Full Text Available Flow is a psychological state of high but subjectively effortless attention that typically occurs during active performance of challenging tasks and is accompanied by a sense of automaticity, high control, low self-awareness, and enjoyment. Flow proneness is associated with traits and behaviors related to low neuroticism such as emotional stability, conscientiousness, active coping, self-esteem and life satisfaction. Little is known about the genetic architecture of flow proneness, behavioral inhibition and locus of control--traits also associated with neuroticism--and their interrelation. Here, we hypothesized that individuals low in behavioral inhibition and with an internal locus of control would be more likely to experience flow and explored the genetic and environmental architecture of the relationship between the three variables. Behavioral inhibition and locus of control was measured in a large population sample of 3,375 full twin pairs and 4,527 single twins, about 26% of whom also scored the flow proneness questionnaire. Findings revealed significant but relatively low correlations between the three traits and moderate heritability estimates of .41, .45, and .30 for flow proneness, behavioral inhibition, and locus of control, respectively, with some indication of non-additive genetic influences. For behavioral inhibition we found significant sex differences in heritability, with females showing a higher estimate including significant non-additive genetic influences, while in males the entire heritability was due to additive genetic variance. We also found a mainly genetically mediated relationship between the three traits, suggesting that individuals who are genetically predisposed to experience flow, show less behavioral inhibition (less anxious and feel that they are in control of their own destiny (internal locus of control. We discuss that some of the genes underlying this relationship may include those influencing the function of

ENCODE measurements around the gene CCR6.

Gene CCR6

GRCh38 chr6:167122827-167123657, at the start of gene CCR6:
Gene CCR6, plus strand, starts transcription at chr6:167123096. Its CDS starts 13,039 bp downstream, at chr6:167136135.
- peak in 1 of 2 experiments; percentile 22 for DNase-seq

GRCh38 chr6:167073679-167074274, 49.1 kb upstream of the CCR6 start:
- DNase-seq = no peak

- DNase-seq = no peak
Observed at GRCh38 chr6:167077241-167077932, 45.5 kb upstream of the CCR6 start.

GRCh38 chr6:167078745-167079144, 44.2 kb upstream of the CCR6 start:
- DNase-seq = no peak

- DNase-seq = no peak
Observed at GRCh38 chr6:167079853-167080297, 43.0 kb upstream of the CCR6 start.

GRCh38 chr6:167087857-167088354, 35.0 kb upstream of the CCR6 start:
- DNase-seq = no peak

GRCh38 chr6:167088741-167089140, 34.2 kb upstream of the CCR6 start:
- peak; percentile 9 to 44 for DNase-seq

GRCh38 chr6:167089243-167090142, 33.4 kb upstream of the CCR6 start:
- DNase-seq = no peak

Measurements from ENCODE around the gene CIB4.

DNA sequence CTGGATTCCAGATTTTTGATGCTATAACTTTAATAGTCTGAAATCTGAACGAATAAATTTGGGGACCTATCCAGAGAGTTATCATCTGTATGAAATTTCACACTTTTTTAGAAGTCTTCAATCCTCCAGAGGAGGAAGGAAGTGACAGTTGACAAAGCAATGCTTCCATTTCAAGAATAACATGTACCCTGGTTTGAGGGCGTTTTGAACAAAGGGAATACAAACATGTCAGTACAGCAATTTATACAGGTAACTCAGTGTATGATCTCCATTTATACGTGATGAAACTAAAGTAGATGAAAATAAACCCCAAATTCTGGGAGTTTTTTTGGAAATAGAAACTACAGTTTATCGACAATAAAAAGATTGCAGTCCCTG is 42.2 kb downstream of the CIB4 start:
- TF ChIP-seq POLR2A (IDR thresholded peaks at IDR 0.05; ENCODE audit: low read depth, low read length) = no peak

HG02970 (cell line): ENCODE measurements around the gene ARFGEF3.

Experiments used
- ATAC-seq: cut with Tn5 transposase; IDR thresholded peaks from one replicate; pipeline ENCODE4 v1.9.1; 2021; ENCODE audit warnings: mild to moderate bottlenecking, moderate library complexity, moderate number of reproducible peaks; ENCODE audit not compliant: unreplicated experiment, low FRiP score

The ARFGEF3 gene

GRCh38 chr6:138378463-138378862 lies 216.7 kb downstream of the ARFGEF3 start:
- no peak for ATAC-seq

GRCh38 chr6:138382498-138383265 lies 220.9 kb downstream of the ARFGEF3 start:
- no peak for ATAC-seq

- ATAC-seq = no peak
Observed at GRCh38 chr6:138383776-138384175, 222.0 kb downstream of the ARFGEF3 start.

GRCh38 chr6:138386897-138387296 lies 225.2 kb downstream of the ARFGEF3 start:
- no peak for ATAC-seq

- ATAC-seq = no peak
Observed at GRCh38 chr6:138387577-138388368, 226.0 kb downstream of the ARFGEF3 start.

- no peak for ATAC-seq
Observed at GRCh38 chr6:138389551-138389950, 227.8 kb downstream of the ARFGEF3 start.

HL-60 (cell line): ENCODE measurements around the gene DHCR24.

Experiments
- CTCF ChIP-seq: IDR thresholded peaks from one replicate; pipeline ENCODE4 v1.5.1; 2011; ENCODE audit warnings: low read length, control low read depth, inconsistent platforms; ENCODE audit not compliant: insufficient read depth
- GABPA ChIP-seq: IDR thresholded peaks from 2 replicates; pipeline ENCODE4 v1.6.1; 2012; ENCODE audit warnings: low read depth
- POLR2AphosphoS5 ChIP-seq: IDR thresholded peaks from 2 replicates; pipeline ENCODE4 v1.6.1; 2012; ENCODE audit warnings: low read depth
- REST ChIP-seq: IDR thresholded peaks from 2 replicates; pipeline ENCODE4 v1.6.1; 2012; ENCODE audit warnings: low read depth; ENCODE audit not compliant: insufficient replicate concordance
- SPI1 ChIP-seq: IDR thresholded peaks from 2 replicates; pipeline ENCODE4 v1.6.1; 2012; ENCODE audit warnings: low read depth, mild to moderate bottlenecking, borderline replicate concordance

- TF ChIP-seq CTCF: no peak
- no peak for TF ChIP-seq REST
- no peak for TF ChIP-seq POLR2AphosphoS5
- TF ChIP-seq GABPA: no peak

9. The Marketing & Positive Impacts of Behavioral Control System on Societies & Countries

    Directory of Open Access Journals (Sweden)

    Ahmad Adel Mostafa

    2015-03-01

    Full Text Available Behavioral control systems are one of the most prominent tools used by managers and marketers for different internal and external purposes. One of the most important external purposes they have been used for is influencing consumer behavior. This paper explores the positive effects of implementing such systems on societies. It discusses consumer perception of the systems, their influence on their financial behavior in different contexts, how can they create order and how as well as to what extent should it be implemented and finally how can minimize negative consumer behavior. A judgment based sample of typical consumers was surveyed using questionnaires for collecting primary data on these aspects. Secondary data from Egypt, Singapore and Malaysia was also used as an example of using behavioral control systems. Results show that consumers in general have a positive attitude towards imposing such systems. However, there were worries about misuse, abuse and overuse of theses systems’ policies. Consequently, data shows that behavioral control systems can positively enhance and influence consumer behavior as long as it is used to balance both consumer and retailer interests in a moderate, risk free manner.